May 24, 2018

Archives for July 2014

On the Ethics of A/B Testing

The discussion triggered by Facebook’s mood manipulation experiment has been enlightening and frustrating at the same time. An enlightening aspect is how it has exposed divergent views on a practice called A/B testing, in which a company provides two versions of its service to randomly-chosen groups of users, and then measures how the users react. A frustrating aspect has been the often-confusing arguments made about the ethics of A/B testing.

One thing that is clear is that the ethics of A/B testing are an important and interesting topic. This post is my first cut at thinking through these ethical questions. I am thinking about A/B testing in general, and not just testing done for academic research purposes. Some disclaimers: I am considering A/B testing in general rather than one specific experiment; I am considering what is ethical rather than what is legal or what is required by somebody’s IRB; I am considering how people should act rather than observing how they do act.
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After the Facebook emotional contagion experiment: A proposal for a positive path forward

Now that some of the furor over the Facebook emotional contagion experiment has passed, it is time for us to decide what should happen next. The public backlash has the potential to drive a wedge between the tech industry and the social science research community. This would be a loss for everyone: tech companies, academia, and the public. In the age of big data, the interaction between social scientists and tech companies could yield a richer understanding of human behavior and new ideas about how to solve some of society’s most important problems. Given these opportunities, we must develop a framework within which this research can continue, but continue in a responsible way.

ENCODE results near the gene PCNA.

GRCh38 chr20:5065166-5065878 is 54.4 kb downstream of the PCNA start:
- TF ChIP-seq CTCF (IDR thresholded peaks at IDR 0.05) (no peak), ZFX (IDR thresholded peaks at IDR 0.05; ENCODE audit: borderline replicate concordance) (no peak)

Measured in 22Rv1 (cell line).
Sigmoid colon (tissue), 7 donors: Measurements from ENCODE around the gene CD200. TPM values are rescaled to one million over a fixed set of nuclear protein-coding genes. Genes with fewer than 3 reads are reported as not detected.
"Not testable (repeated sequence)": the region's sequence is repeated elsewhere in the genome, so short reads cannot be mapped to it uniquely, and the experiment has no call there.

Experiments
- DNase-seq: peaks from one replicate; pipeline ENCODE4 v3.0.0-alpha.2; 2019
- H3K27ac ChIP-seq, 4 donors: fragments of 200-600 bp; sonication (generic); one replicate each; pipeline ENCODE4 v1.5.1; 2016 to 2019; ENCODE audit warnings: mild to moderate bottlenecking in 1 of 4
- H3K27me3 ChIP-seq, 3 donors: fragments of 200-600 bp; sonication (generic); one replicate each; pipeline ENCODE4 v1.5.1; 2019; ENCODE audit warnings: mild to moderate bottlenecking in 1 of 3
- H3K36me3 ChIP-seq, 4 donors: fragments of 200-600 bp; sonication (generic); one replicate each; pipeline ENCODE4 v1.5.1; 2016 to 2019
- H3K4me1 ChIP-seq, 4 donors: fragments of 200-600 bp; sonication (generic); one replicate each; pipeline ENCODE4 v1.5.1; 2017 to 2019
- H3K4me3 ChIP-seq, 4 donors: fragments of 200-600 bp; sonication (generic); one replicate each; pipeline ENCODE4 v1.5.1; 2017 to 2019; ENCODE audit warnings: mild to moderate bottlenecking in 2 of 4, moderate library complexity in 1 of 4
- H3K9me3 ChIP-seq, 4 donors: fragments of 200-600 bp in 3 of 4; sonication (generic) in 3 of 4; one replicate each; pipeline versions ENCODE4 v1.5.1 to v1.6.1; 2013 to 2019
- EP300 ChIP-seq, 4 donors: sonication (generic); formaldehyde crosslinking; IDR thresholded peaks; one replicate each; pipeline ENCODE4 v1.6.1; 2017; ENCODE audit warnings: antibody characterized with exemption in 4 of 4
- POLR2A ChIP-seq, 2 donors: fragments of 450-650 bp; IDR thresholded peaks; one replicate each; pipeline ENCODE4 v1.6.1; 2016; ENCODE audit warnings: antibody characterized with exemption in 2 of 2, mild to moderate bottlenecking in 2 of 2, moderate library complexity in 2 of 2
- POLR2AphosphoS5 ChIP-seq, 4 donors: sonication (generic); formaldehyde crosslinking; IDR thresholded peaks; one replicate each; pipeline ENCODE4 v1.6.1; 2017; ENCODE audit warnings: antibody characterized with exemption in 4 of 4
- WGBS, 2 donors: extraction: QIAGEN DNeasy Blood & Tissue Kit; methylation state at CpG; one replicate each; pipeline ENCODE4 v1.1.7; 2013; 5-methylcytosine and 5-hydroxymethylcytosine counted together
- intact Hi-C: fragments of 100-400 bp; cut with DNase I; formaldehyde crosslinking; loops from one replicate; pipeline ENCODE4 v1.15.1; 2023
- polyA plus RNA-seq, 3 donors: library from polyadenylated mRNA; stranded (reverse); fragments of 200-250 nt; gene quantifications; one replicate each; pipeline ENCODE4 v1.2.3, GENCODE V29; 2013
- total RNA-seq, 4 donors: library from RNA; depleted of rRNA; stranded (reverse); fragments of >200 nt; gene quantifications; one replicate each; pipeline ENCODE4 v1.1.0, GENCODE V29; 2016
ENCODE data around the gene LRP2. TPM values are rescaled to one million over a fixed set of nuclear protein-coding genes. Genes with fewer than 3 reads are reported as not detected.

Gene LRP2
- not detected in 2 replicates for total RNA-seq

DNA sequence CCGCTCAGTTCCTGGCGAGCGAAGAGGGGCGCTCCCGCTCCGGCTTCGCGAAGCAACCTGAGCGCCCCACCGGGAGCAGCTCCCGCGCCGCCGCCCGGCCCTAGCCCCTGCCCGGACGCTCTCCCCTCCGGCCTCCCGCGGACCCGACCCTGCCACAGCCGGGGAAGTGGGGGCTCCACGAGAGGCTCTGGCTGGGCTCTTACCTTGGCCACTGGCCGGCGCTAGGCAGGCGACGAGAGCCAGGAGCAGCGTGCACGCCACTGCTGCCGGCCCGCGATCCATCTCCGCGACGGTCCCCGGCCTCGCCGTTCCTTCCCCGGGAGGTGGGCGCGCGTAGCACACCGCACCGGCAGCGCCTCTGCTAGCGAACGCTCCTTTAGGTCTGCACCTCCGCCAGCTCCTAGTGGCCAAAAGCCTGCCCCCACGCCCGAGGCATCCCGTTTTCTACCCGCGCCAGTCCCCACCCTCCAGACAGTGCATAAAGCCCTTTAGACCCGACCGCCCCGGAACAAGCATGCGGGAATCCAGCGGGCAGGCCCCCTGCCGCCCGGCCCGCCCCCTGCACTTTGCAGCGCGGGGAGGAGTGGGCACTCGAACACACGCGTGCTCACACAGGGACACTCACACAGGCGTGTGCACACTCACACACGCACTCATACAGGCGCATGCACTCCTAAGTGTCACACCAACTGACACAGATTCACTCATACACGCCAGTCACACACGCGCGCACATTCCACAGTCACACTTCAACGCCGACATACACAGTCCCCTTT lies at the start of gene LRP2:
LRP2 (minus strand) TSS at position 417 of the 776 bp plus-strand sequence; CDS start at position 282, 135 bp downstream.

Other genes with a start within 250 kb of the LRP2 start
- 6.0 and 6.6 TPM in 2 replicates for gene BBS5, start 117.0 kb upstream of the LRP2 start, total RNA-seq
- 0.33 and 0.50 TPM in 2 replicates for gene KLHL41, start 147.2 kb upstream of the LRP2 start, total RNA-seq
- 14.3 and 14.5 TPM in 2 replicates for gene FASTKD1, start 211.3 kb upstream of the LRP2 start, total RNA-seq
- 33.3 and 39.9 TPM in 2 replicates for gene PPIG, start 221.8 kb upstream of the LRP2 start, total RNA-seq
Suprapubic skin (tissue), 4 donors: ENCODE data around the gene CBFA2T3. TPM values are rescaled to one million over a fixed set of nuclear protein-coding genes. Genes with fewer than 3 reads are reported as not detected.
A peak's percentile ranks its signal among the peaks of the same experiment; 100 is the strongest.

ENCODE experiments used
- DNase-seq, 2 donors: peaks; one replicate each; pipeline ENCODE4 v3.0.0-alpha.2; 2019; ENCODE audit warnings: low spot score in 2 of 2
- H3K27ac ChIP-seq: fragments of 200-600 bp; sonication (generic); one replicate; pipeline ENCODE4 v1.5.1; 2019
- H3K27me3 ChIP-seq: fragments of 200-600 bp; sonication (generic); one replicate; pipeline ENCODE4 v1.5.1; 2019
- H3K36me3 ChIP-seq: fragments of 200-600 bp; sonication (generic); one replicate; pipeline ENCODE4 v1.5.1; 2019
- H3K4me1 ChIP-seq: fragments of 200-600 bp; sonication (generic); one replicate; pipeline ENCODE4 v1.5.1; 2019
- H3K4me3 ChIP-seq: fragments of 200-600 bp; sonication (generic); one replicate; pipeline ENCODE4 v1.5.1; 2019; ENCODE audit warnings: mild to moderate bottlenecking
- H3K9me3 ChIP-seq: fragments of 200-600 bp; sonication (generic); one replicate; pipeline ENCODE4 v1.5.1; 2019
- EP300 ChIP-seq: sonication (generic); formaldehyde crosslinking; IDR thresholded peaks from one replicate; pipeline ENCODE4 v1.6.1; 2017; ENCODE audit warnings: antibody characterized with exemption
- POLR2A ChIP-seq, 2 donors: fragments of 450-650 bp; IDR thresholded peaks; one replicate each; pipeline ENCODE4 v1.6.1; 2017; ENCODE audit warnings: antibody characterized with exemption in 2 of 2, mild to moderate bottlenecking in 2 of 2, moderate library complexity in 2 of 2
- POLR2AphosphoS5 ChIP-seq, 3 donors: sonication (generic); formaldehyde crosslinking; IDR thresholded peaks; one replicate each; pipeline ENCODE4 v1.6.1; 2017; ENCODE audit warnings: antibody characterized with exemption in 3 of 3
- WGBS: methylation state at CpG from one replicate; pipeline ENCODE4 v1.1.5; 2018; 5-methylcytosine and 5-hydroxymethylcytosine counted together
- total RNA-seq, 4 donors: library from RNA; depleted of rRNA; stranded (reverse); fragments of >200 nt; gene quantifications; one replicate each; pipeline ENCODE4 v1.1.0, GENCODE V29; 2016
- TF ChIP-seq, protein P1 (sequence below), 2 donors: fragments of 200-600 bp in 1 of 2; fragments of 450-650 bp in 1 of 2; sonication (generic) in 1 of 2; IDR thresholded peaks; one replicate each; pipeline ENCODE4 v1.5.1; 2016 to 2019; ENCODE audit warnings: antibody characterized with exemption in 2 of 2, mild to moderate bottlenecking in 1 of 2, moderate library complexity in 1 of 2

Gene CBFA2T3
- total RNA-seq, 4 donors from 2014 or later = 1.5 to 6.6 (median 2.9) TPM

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"Privacy Comes at a Cost" – The U.S. Supreme Court’s Opinion in Riley v. California

In Riley v. California, a cell phone search-and-seizure opinion delivered by Chief Justice Roberts for a unanimous Court last month, the U.S. Supreme Court squarely recognized, and afforded special protection to, the ubiquitous use and storage of voluminous electronic data of many different types on mobile devices today. The opinion holds that, without a warrant, law enforcement generally may not search the content of a cell phone that has been taken from an arrested individual.

This landmark decision required a distinct departure from a trilogy of U.S. Supreme Court decisions permitting the search of property found on or near an arrestee under the “incident to an arrest” exception to the requirement of a warrant under Fourth Amendment jurisprudence. Those decisions were grounded in the interests of officer safety and preservation of evidence, a limited intrusion on individual privacy, and, in one decision, the unique characteristics of the arrest of an individual in an automobile.
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